Most of the 310 lots were kept behind glass doors in a trophy cabinet in Scully's Los Angeles home. Awards covered a wall in the room that visitors were dying to see.

"It's not just a collection of cold, inanimate objects," Scully said. "There are things that mean a lot to me, but now it's time for someone else to appreciate them."

Among Scully's favorites:

– 30 lots related to US presidents including the elder Bush, Ronald Reagan and Barack Obama. There is a book on Theodore Roosevelt that he signed in 1910 and given to Scully's father, who worked in the President's New York law firm. "I've always wondered what kind of journey this book was making," Scully said. He and Bush played college baseball, Scully at Fordham and Bush at Yale. Years later, when Scully walked off the golf course, he said to him, "As long as you're in the White House, you can say anything about your baseball career, but remember we both went 0 for 3." Bush's answer? "He just howled," Scully said.

– A letter from Red Barber who recruited his redhead colleague to the Dodgers booth and looked after him. After losing his own father at the age of 4, Scully adored Barber. In his sophomore year, Scully proclaimed Willie Mays as the best player he had ever seen. From the air, Barber said to him: "Young man, you haven't been around long enough to talk about the best player you have ever seen." Scully remembered, "He'd make me a good announcer or be damned."

– Multiple plaques listing Scully as a finalist for National Sports Caster of the Year. "I put it up for humility to remind myself, 'Hey, I was in the race but I didn't make it," he said. Of course, he was the winner for many years.

– A "battered and injured" scrapbook compiled by his mother with newspaper clippings about his career from the 1950s. "She was a great red-haired woman with a great smile," he said.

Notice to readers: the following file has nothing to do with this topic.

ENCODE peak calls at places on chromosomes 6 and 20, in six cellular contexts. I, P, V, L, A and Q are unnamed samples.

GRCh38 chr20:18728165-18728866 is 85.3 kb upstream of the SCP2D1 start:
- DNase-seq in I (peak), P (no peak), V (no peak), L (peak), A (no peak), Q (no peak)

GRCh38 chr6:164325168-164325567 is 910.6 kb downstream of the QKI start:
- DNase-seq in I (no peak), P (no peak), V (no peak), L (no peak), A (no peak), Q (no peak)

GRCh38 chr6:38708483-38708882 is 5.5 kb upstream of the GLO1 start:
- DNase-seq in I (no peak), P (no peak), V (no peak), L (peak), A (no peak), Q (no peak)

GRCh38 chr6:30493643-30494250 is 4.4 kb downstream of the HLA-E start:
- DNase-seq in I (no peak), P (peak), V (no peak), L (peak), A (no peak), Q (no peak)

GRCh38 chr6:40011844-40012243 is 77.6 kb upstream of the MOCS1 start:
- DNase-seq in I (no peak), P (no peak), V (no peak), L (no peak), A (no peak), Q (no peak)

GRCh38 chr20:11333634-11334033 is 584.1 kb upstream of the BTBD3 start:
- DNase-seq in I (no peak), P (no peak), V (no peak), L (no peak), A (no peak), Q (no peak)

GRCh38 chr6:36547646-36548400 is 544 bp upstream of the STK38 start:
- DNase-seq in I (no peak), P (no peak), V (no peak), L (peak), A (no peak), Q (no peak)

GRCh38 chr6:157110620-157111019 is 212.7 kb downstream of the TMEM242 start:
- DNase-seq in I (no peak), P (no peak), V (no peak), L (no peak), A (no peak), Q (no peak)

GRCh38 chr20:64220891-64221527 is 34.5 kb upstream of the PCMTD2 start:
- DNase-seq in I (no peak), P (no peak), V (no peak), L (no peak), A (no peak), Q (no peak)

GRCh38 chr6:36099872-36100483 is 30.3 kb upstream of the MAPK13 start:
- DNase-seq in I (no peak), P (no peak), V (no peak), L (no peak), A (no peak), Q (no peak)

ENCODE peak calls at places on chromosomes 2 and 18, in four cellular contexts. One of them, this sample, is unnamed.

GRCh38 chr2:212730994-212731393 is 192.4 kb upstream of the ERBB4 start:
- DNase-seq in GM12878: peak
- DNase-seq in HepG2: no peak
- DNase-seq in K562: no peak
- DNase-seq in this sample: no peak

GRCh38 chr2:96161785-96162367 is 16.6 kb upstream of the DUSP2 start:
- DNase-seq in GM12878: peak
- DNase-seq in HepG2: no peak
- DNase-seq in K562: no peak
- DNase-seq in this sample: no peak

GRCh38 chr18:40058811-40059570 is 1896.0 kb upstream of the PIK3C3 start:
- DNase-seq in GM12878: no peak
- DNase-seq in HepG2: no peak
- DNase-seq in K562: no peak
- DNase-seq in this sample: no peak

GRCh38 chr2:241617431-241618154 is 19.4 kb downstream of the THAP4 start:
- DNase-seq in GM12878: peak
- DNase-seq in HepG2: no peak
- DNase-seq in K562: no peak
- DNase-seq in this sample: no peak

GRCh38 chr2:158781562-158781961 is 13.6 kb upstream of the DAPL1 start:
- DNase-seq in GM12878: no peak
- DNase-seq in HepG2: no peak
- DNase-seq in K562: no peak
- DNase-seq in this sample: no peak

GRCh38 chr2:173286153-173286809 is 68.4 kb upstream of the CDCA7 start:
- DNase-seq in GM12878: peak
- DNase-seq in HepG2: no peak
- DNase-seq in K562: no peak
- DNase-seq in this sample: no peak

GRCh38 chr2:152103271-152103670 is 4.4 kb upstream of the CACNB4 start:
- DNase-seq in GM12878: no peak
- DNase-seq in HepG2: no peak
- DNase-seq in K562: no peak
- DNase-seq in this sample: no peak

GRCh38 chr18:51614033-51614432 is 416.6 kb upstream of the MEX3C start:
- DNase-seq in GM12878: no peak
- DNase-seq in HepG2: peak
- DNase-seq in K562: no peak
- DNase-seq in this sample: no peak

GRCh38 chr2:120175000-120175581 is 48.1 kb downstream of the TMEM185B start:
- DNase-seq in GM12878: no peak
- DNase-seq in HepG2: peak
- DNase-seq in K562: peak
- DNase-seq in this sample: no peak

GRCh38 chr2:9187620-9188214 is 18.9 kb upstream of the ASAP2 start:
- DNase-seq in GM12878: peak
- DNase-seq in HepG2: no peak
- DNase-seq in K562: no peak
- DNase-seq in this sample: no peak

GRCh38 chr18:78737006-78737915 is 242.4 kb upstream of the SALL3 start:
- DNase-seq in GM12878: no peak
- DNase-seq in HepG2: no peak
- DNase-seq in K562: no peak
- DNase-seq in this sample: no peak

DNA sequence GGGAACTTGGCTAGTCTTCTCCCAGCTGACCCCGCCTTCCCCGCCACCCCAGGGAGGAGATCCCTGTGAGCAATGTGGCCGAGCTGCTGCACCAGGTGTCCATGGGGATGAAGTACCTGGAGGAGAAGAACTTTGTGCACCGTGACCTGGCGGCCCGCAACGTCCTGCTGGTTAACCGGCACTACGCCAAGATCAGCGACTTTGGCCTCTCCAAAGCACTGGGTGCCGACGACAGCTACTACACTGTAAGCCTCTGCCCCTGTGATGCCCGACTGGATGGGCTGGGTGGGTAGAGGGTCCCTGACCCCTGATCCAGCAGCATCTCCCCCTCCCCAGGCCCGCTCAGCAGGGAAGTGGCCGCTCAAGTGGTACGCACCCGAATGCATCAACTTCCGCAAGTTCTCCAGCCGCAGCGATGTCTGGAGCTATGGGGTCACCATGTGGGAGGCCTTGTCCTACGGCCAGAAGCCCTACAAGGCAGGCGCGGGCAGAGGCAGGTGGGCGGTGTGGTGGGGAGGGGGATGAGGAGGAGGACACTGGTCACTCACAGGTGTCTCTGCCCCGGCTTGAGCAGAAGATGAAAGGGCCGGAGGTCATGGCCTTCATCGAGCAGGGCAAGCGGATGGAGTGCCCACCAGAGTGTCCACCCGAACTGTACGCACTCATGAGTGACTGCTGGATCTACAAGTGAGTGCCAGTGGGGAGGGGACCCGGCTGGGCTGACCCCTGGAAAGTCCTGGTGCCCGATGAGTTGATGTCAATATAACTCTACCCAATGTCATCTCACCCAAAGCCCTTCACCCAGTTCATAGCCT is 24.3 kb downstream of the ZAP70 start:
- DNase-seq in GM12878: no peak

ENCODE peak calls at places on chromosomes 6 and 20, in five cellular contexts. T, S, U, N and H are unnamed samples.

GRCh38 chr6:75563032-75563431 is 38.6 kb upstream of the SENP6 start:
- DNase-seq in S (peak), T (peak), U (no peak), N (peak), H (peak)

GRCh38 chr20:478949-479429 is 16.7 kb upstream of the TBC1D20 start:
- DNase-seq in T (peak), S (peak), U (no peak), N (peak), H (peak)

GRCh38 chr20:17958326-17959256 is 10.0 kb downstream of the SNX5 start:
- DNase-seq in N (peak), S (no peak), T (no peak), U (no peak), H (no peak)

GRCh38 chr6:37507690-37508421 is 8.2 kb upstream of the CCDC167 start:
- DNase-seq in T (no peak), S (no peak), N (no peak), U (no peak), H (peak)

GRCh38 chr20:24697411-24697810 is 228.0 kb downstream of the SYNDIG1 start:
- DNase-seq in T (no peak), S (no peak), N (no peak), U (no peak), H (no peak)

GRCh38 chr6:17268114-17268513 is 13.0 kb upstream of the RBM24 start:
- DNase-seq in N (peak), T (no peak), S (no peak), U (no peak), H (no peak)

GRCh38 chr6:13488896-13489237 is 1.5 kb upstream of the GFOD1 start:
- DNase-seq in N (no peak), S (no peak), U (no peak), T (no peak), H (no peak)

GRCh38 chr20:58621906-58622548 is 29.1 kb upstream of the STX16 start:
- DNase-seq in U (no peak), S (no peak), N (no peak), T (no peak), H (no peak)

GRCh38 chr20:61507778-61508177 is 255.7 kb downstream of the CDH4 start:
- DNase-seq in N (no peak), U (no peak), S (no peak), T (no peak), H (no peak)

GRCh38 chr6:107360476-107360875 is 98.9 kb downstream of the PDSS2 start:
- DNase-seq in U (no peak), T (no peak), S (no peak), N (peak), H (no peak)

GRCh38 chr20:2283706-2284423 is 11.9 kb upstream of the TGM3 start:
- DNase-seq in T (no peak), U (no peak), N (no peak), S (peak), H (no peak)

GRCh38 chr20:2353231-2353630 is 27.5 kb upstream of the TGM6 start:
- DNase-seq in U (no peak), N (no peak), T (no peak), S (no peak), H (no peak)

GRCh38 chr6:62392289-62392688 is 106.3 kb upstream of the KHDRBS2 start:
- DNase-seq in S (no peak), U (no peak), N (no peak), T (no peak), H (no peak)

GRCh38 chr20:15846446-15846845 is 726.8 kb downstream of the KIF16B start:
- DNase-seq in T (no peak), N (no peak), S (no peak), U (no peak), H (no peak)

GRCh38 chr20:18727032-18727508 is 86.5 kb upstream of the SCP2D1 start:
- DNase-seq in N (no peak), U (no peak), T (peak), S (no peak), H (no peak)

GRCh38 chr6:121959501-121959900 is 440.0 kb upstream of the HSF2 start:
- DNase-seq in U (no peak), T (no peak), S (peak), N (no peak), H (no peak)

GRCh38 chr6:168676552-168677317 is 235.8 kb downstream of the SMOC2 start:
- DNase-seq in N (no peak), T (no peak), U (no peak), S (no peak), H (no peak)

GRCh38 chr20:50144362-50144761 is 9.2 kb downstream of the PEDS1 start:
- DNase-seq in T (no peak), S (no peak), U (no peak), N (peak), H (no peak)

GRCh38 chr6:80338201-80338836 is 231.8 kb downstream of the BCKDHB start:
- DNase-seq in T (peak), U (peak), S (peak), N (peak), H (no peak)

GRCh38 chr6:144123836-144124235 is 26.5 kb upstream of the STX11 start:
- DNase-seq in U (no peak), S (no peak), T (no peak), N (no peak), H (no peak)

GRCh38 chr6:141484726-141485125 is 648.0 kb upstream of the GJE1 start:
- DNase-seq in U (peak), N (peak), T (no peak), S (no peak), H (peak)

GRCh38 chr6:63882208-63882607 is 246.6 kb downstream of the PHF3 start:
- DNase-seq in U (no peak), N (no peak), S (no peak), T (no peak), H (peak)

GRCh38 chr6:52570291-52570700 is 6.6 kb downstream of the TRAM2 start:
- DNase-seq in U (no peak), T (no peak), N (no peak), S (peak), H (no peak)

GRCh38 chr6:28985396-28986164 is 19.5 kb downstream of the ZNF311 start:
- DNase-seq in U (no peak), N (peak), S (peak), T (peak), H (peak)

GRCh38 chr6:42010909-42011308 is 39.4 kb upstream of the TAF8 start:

– A worn brown leather sheet with its scorebooks. Inside are some of his favorite poems and texts recorded. "A member of the Bel-Air Country Club who worked in the leather industry did it for me," he said.

Scully and his wife Sandra plan to use a portion of the auction proceeds to help their five children, 16 grandchildren, and three great-grandchildren with expenses that include schooling in the parish.

"It seemed like the time was right to help everyone," he said. "We're trying to do as much as we can before I hopefully get to heaven."

The auction is a way to avoid the possibility of future family disputes over keepsakes. "I didn't mean to make great kids feel bad," Scully said.

The remainder of the proceeds will be donated to UCLA for neuromuscular research. Scully said his wife had an illness-related amyotrophic lateral sclerosis, the terminal disease that forced the great Yankees Lou Gehrig to retire when he was 36.

"It's ironic that she named something like this after Lou Gehrig," he said.

Four years after his retirement, Scully is content to stay close to home. His shady voice can still be heard at Dodger Stadium. Most recently, he tells a video for the birthday of the late Kobe Bryant. Scully recorded it in one take as seamlessly as he filmed stories behind the microphone for nearly 70 years.

"I can look back and enjoy it and not regret it," he said.